Ideally, I’d like to create a container vector v of 10 elements, where each element of v is a vector of length 3, holding Float64 numbers (undefined value at the outset). After this, I’d like to fill in vectors with values a for loop. [Sizes 10 and 3 are just an example.]

Method 1
It seems like I can create something like this via the construct:

v = Vector{Vector{Float64}}(undef,10)

This creates a vector v of 10 undefined elements, where each element must be a vector of Float64 elements. However, the length of each element may vary, so it is not quite what I want. So I assume that I haven’t specified exactly the memory layout of v.

The next step is to fill in elements, say, in a for loop, e.g.:

for i in 1:10
v[i] = rand(0:9.,3)
end

Method 2
An alternative approach is to push! elements into the vector, e.g.:

v = Vector{Vector{Float64}}(undef,0)
for i in 1:10
push!(v,rand(0:9.,3))
end

Questions:

Which of these methods is most efficient? [I’d assume Method 1, since Method 2 must iteratively expand the size of `v`. However, also in Method 1, the length of each vector that I insert is unknown at the outset??]

Is there a more precise and efficient way to specify at the outset (i.e., before the loop insert) that vector v should have 10 elements where each element is a vector of exactly 3 elements of type Float64?

Final comment: the size is just to make the question concrete. Also, I’m not filling in random numbers, but results of a more elaborate computation.

Your method 1 and 2 are basically the same thing. Standard vectors do not have their size encoded in their type information, so nothing about your nested vectors being length 3 is going to matter. You could instead consider your vector of vectors as a Matrix so that the second dimension is required to be uniform.

If your “second” dimension is small in your actual application (less than 10 or so?) you should definitely consider StaticArrays.jl and then you can have a Vector of SVectors. They have an example in the README I believe. This approach should be much more performant and does check off your requirements.

Thanks for suggestion. The “only” problem with a Matrix is that I only have a single for loop. But I guess I can use the idea of Cartesian indexing (is that it?), i.e., use a single index.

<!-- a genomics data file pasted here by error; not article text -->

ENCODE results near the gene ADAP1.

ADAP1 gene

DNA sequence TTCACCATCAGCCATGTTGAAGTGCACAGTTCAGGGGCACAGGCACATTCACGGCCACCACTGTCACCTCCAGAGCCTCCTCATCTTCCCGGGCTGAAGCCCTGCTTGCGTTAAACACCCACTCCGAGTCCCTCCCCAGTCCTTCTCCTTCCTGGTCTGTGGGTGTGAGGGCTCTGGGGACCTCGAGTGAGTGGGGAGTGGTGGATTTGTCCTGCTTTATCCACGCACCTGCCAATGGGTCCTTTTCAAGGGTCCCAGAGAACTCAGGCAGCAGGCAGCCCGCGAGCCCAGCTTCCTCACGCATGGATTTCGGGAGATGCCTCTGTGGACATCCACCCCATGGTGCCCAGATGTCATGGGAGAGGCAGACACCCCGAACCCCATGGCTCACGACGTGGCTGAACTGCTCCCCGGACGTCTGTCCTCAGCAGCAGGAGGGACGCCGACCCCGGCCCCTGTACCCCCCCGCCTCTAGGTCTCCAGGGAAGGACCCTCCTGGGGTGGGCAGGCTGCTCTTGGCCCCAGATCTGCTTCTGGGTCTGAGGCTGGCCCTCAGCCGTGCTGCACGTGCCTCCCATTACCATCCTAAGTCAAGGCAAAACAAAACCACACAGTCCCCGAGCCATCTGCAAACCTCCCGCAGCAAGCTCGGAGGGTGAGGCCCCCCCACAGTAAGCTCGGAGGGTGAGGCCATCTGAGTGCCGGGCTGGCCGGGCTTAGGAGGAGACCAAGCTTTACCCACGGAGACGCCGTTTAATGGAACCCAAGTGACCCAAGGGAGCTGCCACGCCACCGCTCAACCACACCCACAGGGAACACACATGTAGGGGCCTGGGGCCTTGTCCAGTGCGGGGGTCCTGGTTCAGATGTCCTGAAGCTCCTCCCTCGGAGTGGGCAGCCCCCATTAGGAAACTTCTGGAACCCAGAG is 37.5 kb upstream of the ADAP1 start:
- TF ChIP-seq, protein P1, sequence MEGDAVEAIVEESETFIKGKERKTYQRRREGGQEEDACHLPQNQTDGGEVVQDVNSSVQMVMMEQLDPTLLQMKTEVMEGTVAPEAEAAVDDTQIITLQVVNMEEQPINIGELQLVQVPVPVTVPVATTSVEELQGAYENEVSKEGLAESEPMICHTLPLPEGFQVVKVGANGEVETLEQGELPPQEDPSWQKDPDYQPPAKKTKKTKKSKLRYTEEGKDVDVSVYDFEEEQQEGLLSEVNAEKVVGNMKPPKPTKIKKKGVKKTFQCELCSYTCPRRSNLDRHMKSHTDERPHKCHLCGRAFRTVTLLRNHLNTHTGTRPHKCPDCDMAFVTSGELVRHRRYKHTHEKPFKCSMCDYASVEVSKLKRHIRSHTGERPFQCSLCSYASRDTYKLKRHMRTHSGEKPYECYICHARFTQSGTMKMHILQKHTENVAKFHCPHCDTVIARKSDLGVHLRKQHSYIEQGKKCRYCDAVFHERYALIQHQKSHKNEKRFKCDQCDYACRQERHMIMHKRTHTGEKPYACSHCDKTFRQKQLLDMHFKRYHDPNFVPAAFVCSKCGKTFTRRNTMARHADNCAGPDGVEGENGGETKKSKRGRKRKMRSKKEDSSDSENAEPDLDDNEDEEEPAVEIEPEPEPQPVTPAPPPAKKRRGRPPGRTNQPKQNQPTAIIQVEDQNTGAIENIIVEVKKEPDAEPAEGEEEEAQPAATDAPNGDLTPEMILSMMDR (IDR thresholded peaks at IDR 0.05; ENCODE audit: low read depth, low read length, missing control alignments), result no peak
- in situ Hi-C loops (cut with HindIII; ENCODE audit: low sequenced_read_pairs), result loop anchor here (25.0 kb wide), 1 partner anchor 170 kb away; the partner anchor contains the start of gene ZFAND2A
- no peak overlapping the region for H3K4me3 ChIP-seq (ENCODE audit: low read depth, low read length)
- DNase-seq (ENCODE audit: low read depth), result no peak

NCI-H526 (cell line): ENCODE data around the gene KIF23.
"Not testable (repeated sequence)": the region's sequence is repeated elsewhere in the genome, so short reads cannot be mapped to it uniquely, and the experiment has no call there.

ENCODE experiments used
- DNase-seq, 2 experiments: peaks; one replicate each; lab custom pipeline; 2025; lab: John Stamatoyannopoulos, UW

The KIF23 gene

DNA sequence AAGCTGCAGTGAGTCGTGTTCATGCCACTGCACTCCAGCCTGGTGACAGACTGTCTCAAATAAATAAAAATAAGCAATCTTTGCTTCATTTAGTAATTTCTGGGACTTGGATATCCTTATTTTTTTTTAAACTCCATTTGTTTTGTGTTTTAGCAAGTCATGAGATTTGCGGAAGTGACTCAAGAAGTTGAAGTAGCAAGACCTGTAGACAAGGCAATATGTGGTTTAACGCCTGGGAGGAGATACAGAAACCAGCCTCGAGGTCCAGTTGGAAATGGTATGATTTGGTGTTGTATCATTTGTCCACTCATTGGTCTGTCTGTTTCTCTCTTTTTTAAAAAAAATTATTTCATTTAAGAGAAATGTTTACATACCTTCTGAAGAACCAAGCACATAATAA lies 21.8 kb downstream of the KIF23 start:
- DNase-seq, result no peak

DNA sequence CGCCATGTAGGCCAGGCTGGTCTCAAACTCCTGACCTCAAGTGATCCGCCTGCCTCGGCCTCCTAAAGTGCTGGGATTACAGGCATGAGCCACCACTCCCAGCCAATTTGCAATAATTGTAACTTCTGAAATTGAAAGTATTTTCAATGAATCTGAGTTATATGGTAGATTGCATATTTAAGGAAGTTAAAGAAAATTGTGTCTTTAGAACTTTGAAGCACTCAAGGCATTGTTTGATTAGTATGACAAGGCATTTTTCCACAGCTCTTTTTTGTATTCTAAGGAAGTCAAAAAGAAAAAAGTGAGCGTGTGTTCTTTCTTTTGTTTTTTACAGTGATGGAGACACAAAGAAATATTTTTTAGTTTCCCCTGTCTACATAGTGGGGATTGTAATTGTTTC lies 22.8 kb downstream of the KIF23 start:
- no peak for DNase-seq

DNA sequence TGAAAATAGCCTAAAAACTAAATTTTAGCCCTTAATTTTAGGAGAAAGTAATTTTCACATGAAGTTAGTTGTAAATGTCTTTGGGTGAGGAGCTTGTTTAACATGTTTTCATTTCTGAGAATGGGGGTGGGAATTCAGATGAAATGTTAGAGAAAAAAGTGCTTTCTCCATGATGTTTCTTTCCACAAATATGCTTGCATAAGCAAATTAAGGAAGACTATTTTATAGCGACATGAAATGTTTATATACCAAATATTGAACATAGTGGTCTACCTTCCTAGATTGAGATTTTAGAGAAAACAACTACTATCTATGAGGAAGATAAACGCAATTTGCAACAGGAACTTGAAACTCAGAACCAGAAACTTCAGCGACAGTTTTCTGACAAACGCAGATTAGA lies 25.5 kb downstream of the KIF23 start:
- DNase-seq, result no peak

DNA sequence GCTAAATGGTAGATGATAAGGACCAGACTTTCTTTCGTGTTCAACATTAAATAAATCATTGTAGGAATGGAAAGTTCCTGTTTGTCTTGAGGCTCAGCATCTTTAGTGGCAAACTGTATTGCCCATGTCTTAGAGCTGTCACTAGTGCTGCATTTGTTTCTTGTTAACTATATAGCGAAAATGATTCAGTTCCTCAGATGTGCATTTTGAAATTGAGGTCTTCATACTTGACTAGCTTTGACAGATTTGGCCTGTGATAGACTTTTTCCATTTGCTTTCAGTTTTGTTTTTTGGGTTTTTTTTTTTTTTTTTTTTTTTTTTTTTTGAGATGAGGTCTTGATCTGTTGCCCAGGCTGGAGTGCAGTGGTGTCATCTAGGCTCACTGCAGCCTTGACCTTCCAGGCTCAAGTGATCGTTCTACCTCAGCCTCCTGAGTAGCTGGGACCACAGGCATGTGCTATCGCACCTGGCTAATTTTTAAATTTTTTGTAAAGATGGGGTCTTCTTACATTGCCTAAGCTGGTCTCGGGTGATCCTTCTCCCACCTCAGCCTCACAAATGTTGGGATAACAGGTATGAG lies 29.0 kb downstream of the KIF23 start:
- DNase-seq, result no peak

If you know the sizes in advance, you can just use map, collect (see the [ ... ] syntax).

Also, I think you are chasing “efficiency” in the wrong direction. Both versions of your code allocate quite a bit, so almost all alternatives (using a Matrix, a Vector of SVector or MVectors, reorganizing your code) are more efficient.

Incidentally, when learning the language I think many new users of Julia focus too much on micro-efficiency issues like this. There is usually a clean, elegant and fast solution to these problems, but it is impossible to help without context. Things like

are a strong signal that some context would help a lot.

To be more concrete, I solve a boundary value problem with 2 inputs (x: x1, x2), and 2 outputs (y: y1, y2) of interest [I only care about the boundary values; not the internal values]. Thus, a 2 element vector produces a 2 element vector.

Next, I want to compute the solution for each of the two inputs in a range, i.e., x1 in a range of Nx1 values and x2 in a range of Nx2 values. For each combination of (x1,x2), I find a solution (y1,y2). Thus, I should have an Nx1 by Nx2 matrix where each element in the matrix is a vector of two outputs (y1,y2).

The result is a Nx1 by Nx2 matrix with a 2-vector in each element. Or an Nx1*Nx2 vector with 2-vector elements.

I guess that your proposal is that I instead operate with a matrix of dimension Nx1*Nx2 by 2, and reshape it to the form I want in post processing.